On Max Weber and Ethnicity in Times of Intellectual Decolonization
Copyright (c) 2020 Elke Winter
This work is licensed under a Creative Commons Attribution 4.0 International License.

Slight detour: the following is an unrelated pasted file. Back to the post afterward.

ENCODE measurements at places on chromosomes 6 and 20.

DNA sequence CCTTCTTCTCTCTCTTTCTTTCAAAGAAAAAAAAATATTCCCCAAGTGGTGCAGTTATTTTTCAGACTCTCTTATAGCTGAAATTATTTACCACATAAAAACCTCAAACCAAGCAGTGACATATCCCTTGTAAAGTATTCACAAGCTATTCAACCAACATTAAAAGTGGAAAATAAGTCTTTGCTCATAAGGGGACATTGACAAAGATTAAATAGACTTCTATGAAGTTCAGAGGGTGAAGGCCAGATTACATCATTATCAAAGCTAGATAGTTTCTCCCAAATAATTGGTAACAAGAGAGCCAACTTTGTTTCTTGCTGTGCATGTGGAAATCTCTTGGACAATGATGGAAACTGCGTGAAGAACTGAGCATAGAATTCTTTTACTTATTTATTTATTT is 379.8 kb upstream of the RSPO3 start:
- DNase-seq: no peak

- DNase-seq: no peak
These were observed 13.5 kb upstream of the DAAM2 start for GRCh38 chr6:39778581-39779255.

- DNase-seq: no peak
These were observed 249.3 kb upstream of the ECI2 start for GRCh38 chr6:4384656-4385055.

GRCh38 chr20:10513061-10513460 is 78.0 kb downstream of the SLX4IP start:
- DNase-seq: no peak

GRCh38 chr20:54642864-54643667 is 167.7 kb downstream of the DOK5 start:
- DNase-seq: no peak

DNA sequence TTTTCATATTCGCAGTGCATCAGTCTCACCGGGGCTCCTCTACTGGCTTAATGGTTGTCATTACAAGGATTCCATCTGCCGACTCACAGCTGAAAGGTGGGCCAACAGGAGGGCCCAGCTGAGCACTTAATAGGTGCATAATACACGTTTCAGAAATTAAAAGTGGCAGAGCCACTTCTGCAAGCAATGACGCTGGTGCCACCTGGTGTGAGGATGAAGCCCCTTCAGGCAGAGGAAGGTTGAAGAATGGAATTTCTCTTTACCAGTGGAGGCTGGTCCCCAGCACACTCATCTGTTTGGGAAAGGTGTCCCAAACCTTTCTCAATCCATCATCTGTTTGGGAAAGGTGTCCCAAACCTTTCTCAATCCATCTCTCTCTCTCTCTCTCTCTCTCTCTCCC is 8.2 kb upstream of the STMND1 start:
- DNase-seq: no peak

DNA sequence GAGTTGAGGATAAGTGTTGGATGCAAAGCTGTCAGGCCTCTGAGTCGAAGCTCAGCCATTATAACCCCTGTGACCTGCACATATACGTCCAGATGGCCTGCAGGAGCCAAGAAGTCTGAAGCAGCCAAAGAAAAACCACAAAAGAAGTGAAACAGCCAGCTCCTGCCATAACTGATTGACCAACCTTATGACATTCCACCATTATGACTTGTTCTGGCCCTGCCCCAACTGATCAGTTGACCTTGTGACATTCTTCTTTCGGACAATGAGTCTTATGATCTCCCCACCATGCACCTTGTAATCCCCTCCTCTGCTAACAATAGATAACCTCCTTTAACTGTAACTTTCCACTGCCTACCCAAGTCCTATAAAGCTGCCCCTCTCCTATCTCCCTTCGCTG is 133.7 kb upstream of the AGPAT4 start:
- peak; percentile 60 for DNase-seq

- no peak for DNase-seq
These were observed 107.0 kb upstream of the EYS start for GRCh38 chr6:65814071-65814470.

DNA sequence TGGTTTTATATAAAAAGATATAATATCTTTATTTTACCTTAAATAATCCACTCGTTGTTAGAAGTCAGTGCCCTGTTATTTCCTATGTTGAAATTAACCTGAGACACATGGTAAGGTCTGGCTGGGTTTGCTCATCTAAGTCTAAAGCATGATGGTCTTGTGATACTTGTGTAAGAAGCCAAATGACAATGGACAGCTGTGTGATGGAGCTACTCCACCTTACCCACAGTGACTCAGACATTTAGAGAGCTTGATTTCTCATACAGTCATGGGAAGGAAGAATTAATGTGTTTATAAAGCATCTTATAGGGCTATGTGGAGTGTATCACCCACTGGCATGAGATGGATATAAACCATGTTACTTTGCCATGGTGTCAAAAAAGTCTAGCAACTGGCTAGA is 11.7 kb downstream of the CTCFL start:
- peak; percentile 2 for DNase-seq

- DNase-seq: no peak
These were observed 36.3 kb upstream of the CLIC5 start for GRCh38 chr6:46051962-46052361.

The past few years have seen a rise in attempts to decolonize curricula, pedagogies, classrooms and knowledge production. In this paper, I provided a six-step argument for reading and teaching Weber – among other scholarly writings – in times of intellectual decolonization. I argue that (1) Weber’s calls for scientific rigour and the prevalence of social causality over biological, culturalist or other essentialist interpretations, as well as (2) his uncovering of racist ideology embedded in social institutions are more relevant than ever. I then follow Weber in (3) theorizing the emergence of ethnic feelings of communalization as the outcome of unequal power relations tied to migration, conquest, and colonization. (4) This relationship of domination/subordination is conducive to a differential sense of self and dignity with members of majority and minority populations. (5) Based on Weber’s epistemology, these diverse “standpoints” need to be included into the curriculum as they contribute valuable pieces to the overarching puzzle of human knowledge. (6) Weber’s call for a strict separation of science and politics, however, prohibits political activism and “professorial prophecy” in the lecture hall or classroom. For Weber, the professor should not teach students what they should do, only what they may want to do.